Friday 28 October 2016

Mummy's new little helper - could you be addicted to social media?

The modern mum doesn't need a glass of wine to help her zone out - instead she just reaches for her Facebook fix

Kate Gunn

Published 21/02/2016 | 02:30

A Facebook fix now helps many mothers to zone out. Photo: Getty Images.
A Facebook fix now helps many mothers to zone out. Photo: Getty Images.
Hooked: Mum-of-three Kate Gunn is an avid social media user. Photo: Steve Humphreys.

The first thing that I do when I wake up each morning is reach for my phone. Am I a high-powered stock broker who needs to check the latest share prices? Or a reporter who needs to leap on to the top story of the day? No. I'm a stay-at-home mum who needs to feed her Facebook addiction.

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A quick morning check of what everyone's been up to on Facebook since I last looked the previous night is most definitely a habit I'm finding hard to break. In fact, it's such a part of my daily routine now that I do it without even thinking. I did try that 'no phones in the bedroom' rule once, but I ended up not being able to sleep without it beside me - which I'm sure is the opposite of the aim of the exercise. I told myself that my inability to relax without it was because I might need to call someone if the house got broken into in the middle of the night; I was protecting my children by having my phone there on the bedside table. But we all know that the real truth is that I'm a mum who is a social media addict.

And I'm not the only one. Whilst many mothers spend much of their time trying to keep their children away from screens, the truth is that most of us have a worse habit than they do. Research released this month by the National Anti-Bullying Centre at Dublin City University showed that fewer than one in five parents keep a watchful eye on their children's social media use. Could this be because we are too busy keeping up with our own status updates? With 55pc of parents being active on Facebook it's certainly a possibility.

For mothers' downtime these days it's less a case of reaching for the sauvignon blanc and more a case of switching on the screen.

From personal experience I know that half-hearted attempts to get my own children away from their screens are often met with: "Well why are you always on yours?"

When at home I almost always have either the laptop open, the iPad out or the iPhone in hand. I obsessively flick between Instagram, Twitter and Facebook. When my children moan at me I tell them that "Mummy's working" - which, like the phone by the bed excuse, I convince myself is the truth.

I'm ashamed to say that once my then five-year-old son got so frustrated by my distracted face in phone demeanour that he shouted out - "Mummy's a dick!….a dick!…addicted to her phone!" (I must admit to being partially relieved with how that sentence finished though.)

Like most people of my generation, Facebook was my first foray into social media. I first joined in 2008 when I spent hours posting photos of my delicious new babies. At one point I even had two personal accounts and one business Facebook page to update - I may have been a little over-excited. I soon joined Instagram, Twitter, StumbleUpon, Pinterest and Google+ among others, but Facebook will always be my first and favourite. I use it to keep up to date with best friends' lives in Australia, read articles, see what fitness events are coming up, and support up-and-coming businesses. And that's before we even get into talking about private groups - they bring the addiction to a whole new level.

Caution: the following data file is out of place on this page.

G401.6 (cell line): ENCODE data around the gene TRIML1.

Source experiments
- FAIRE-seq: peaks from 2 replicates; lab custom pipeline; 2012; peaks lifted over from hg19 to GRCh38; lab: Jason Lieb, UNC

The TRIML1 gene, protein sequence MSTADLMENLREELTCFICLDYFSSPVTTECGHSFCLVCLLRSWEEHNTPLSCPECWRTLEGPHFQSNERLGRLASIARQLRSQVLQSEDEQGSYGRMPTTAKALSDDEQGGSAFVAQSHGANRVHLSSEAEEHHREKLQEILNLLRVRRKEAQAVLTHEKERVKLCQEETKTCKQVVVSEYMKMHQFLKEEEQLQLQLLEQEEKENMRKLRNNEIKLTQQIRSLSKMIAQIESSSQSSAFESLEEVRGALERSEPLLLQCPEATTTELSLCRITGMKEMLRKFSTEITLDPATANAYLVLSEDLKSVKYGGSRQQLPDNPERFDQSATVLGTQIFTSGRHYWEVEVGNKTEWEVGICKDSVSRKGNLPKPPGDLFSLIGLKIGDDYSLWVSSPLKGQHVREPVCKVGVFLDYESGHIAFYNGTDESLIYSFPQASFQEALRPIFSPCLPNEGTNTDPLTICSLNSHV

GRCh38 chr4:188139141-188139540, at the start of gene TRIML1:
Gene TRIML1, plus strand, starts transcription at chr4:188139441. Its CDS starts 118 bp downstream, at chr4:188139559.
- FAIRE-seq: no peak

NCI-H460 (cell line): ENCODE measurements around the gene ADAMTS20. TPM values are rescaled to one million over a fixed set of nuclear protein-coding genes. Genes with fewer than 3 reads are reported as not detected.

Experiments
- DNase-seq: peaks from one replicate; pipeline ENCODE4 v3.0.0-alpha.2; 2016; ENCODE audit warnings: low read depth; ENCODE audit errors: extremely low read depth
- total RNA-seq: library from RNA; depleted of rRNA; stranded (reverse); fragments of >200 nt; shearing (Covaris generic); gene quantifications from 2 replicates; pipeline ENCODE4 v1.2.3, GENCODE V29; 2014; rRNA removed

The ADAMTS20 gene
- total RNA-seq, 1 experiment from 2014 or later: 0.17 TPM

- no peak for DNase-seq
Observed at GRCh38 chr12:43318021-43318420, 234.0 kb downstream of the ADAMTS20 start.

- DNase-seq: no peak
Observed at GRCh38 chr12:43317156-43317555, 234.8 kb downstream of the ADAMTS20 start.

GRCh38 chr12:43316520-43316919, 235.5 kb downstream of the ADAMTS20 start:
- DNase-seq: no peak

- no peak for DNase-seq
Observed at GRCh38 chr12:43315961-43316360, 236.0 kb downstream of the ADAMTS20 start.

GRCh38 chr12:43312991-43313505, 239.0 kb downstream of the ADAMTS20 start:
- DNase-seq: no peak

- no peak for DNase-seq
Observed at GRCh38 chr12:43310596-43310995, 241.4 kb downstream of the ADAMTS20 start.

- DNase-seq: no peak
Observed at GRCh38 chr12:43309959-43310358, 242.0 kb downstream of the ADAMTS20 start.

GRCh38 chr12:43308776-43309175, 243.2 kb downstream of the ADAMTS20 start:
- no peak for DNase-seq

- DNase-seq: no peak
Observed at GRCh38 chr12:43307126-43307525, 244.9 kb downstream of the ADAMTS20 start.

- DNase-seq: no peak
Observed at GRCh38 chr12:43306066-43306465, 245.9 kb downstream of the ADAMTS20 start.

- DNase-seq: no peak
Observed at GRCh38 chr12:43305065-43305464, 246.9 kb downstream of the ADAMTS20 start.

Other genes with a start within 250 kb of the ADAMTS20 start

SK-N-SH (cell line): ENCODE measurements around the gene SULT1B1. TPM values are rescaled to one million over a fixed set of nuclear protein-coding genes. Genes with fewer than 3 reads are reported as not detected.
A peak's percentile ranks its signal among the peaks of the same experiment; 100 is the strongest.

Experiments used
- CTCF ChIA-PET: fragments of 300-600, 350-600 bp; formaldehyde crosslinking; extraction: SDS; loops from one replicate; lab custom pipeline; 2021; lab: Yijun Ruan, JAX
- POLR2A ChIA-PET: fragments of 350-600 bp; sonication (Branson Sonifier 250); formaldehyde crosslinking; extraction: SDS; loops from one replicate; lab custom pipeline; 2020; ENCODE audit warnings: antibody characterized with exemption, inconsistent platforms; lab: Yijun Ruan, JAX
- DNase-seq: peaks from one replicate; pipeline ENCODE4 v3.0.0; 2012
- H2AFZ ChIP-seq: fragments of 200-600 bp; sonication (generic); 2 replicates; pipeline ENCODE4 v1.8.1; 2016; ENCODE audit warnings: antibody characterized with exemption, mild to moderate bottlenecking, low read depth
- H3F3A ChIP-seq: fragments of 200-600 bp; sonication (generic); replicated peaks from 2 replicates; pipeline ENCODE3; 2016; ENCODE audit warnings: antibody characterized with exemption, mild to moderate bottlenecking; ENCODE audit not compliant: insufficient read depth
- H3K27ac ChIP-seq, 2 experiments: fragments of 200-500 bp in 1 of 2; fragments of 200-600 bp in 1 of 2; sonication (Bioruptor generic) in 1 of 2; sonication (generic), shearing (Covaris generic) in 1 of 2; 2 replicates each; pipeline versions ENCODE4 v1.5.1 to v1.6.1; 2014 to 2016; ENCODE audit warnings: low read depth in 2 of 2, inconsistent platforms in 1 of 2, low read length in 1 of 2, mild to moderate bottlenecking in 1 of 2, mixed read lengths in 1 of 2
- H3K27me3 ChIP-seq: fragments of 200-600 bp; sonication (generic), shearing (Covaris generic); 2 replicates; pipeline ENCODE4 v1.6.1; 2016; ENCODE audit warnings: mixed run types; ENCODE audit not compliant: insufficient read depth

A quick poll of friends backs up my own experience.

Kathy, mum to three boys, freely admits to being a bit of an addict: "Facebook is the first thing I look at in the morning and the last thing before I go to bed at night…and I daren't count how many times during the day. I suffer from FOMO (fear of missing out) so it's my source of what all is happening locally; it's how I secure my spot in the gym class; it's my source of news stories; how I keep up to date with fashion and beauty trends and even what's going on in my son's classroom. With a hubby who often works late, a seven-year-old who is only interested in his own technology in the evening and two incomprehensible smallies, Facebook is my best friend in the evening. I think I may need an intervention!"

Aoife agrees. "When I'm stuck in the house with two children under two years old on yet another miserable, grey Irish day, I desperately need a bit of adult interaction. These days I use Facebook for so much more than a mindless scroll through my feed, though - like many I'm part of a number of private groups, from other local mums to extended breastfeeding support to old school friends. I can get support, advice or simply a place to rant in privacy and safety. It's not an exaggeration to say that it makes all the difference to my mental health."

Meanwhile for Clodagh, Facebook is more than a frivolous addiction. "For special needs parents, Facebook is an absolute life line. It's the first place we go to for advice, support, and somewhere to chat about our crazy lives with other parents who get it."

And it's not just the mums either. Father-of-one, Christian says: "As a stay-at-home dad, Facebook is a fantastic resource to connect with other parents, both mums and dads, to check things and to get inspiration for everything from food to activities to keep a maniac 17-month-old happy."

Checking your feed every 20 seconds whilst 'watching' Peppa Pig with your toddler, sharing an embarrassing story about your child throwing apples at people in Tesco, commenting on your friend's picture of her adorable new baby, asking for advice on weaning, posting a picture of your beautiful child finally sleeping… there is a constant interaction going on with friends, family and your 'community' even though you may be stuck inside your house. And when your only mental stimulation otherwise is solving a lost hoover mystery on Teletubbies or playing peek-a-boo for the thousandth time that week - can anyone really blame us?